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The documentation says that expr& has lower precedence than expr1 /. expr2. Thus, parsing should start from operators with the lowest precedence, like FormBox, and then reach deep into the parse tree, all the way down to operators with high precedence, like raw symbols and numbers.

By this logic, a&/.b should be parsed like this:

  1. Attempt to parse FormBox, then CompoundExpression, down to the lambda expr&.
  2. a& is parsed as Function[a].
  3. We're done, but there's /.b left to parse. Yet there are no rules for (expr1 &) /. expr2 since expr& has lower precedence than expr1 /. expr2.
  4. Thus, a&/.b should be a syntax error.

I imagine an EBNF grammar for this "lambda+ReplaceAll with symbols" mini-language like this:

start: function
function: replace_all
 | function "&"
replace_all: symbol
 | replace_all "/." symbol
symbol: /[a-zA-Z][0-9a-zA-Z]*/

Apparently, this is incorrect since the Wolfram Language can parse this:

Hold[a & /. b] // TreeForm

Parse tree

Turns out, a&/.b parses as (a&) /. b. Doesn't this mean that expr& has higher precedence than expr1 /. expr2?


c/.d& parses as I'd expect:

  1. Try to parse expr1&.
  2. Here expr1 is c/.d.
  3. Try to parse expr1 as something with a higher precedence, like AddTo, SubtractFrom or ReplaceAll.
  4. expr2 /. expr3 matches, so we get expr2 == c and expr3 == d.

Thus, the tree is:

Needs["CodeParser`"]
CodeParse["(a&/.b);(c/.d&)"] //. {
   ContainerNode[_, {a_}, _] -> a,
   LeafNode[_, a_, _] -> a, 
   CallNode[head_, {args__}, _] -> head[args]
   } // TreeForm

enter image description here

The left subtree is for a&/.b (which doesn't make sense) and the right subtree is for c/.d& (which seems fine).


  • Why does a & /. b parse at all if a & has lower precedence than x /. y?
  • What could a proper (E)BNF grammar for the mini-language of lambdas and ReplaceAlls look like?
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    $\begingroup$ I don't understand what alternative order of operations is possible, so that precedence is needed to decide between the alternatives. $\endgroup$
    – Michael E2
    Mar 5, 2023 at 0:51
  • $\begingroup$ @MichaelE2, the alternative "order of operations" is a syntax error: since a& has lower precedence, I parse it first, and that's it, there's no grammar to match /.b. Is this understanding incorrect? Also, since a&/.b is parsed as (a&)/.b, doesn't this imply that a& has higher precedence than x/.y? For this to work, I'd need to parse the binary /. operator first, followed by the unary & operator, right? $\endgroup$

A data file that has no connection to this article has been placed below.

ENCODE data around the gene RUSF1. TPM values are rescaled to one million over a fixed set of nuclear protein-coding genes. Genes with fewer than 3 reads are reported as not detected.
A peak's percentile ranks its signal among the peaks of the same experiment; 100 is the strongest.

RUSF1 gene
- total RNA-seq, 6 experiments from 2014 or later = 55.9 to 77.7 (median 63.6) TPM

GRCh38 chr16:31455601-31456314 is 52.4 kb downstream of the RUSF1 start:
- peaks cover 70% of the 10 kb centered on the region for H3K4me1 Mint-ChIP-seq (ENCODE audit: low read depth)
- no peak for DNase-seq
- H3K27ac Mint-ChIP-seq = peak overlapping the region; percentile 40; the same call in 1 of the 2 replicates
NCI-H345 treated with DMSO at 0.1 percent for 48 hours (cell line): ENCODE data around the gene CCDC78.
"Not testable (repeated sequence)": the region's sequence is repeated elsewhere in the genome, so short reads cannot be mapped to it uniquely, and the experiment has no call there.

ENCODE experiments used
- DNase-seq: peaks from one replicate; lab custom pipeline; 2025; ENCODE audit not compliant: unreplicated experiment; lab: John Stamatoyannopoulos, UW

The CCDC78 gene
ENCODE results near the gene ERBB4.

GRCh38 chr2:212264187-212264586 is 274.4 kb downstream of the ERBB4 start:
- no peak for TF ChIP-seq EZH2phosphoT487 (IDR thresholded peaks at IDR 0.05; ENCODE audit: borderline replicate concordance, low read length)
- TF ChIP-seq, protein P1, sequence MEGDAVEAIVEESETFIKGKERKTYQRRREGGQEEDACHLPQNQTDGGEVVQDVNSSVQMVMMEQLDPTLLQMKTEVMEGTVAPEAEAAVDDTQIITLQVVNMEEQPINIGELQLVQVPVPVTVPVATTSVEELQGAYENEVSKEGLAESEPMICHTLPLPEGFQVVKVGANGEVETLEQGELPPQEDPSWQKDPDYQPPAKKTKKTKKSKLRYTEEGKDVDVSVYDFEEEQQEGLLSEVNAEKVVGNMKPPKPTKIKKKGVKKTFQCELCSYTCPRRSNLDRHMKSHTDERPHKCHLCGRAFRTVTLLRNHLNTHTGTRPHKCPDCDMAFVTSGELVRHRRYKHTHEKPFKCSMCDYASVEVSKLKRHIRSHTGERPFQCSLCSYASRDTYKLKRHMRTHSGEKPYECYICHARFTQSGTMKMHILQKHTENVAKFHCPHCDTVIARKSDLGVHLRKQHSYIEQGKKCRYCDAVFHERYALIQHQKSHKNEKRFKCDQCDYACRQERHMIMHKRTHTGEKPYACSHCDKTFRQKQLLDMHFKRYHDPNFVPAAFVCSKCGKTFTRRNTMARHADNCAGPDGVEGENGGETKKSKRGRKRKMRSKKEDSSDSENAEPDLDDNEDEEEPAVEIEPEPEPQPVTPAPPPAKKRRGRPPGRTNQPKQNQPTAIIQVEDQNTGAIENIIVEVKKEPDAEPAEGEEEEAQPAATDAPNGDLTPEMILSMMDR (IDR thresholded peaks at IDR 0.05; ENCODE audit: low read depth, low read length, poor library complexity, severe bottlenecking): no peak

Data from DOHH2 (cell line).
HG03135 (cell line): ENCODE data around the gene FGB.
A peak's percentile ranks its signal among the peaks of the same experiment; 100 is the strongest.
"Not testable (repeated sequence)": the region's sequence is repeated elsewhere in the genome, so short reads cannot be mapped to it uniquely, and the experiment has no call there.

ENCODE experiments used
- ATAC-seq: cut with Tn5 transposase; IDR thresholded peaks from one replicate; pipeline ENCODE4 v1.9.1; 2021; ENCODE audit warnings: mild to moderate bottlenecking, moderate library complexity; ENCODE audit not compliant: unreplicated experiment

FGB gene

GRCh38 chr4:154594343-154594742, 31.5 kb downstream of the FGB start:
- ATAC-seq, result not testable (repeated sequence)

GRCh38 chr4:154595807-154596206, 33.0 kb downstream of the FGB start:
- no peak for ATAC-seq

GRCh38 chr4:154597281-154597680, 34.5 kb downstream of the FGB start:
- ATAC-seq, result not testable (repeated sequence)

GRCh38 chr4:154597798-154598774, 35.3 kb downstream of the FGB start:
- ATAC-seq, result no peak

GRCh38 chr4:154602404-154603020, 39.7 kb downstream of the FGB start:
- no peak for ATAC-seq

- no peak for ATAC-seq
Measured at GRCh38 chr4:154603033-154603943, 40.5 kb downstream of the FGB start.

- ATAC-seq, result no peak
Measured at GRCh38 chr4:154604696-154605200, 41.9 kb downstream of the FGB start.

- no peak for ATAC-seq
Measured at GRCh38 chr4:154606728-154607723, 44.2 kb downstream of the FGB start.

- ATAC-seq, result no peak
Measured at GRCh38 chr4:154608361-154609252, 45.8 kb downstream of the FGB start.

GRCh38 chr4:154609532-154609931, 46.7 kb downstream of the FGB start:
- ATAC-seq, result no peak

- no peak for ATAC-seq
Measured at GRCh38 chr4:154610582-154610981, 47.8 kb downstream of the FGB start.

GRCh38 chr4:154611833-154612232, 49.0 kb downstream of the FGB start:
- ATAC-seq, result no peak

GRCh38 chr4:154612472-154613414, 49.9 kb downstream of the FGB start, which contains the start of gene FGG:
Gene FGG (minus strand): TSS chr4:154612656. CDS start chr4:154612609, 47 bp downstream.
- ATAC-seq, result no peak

– ForceBru
    Mar 5, 2023 at 12:59
  • $\begingroup$ @MichaelE2, alternative way of asking the same question: if a&/.b is parsed as (a &) /. b, which operator has higher precedence: & or /.? It seems to me that & has higher precedence, but the documentation says otherwise. Where's my mistake? $\endgroup$
    – ForceBru
    Mar 5, 2023 at 13:03
  • $\begingroup$ It makes no sense at all to take a syntactically valid parse and declare it a syntax error. I doubt any existing parser would do that. Voting to close. $\endgroup$ Mar 5, 2023 at 16:23
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    $\begingroup$ Perhaps the confusion arises due to the fact that & is a postfix operator, and /. is an infix operator. Imagine a similar example with Derivative and Map. Looking at the Operator Precedence Table, /@ has a higher precedence than ', yet f'/@{1, 2, 3} is parsed as expected to {Derivative[1][f][1], Derivative[1][f][2], Derivative[1][f][3]}. Similarly, + (infix) has higher precedence than ¬ (prefix), yet p+¬q is parsed ("as expected") to Plus[p,Not[q]]. $\endgroup$
    – Domen
    Mar 5, 2023 at 17:46

1 Answer 1

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This is how I remember LR parsing and the role of precedence.

Grammar for the discussion at hand. I'll assume symbols are already tokenized by the lexer or whatever. Rule 2 is irrelevant in the examples below; it is included in case parentheses come up.

1. E   :  Symbol[...] 
2.     : '(' E ')'
3.     : E '/.' E
4.     : E '&'

The columns are (1) the current input token, (2) the stack, and (3) the action that occurs based the input and stack. The number of the reduction corresponds to the production rule in the grammar with the same number. I assume that /. has be specified in some way to have precedence over &. Precedence is a cheap way to resolve conflicts (easier and less costly than writing a grammar without conflicts, IIRC).

Input a /. b & Stack Action
a {} Shift
/. {a} Reduce 1: E(1) -> a
/. {E(1)} Shift
b {E(1), /.} Shift
& {E(1), /., b} Reduce 1: E(2) -> b
& {E(1), /., E(2)} Shift/Reduce conflict (4/3).
Precedence /. > &:
Reduce 3: E(3) -> a /. b
& {E(3)} Shift
< null > {E(3), &} Reduce 4: E(4) -> a /. b &
< null > {E(4)} < done >

"Precedence" as an add-on to the grammar is not needed here.

Input a & /. b Stack Action
a {} Shift
& {a} Reduce 1: E(1) -> a
& {E(1)} Shift
/. {E(1), &} Reduce 4: E(2) -> a &
/. {E(2)} Shift
b {E(2), /.} Shift
< null > {E(2), /., b} Reduce 1: E(3) -> b
< null > {E(2), /., E(3)} Reduce 3: E(4) -> a & /. b
< null > {E(4)} < done >

Precedence may have another meaning in a different context. Perhaps the problem can be examined in terms of unary v. binary, postfix v. infix (as suggested in the comments). I'm not sure how, except to say that production rule 3 in the grammar cannot be applied unless it has a valid E expression to the left (and to the right). It seems a stretch to say this is an infix issue, given that & is not a valid E -- to me, the problem centers on that. But if you want to say & is a problem because /. is infix, then I guess "infix" is an explanation. Whatever the point of view, rule 3 cannot (may not) be applied to & /. b.

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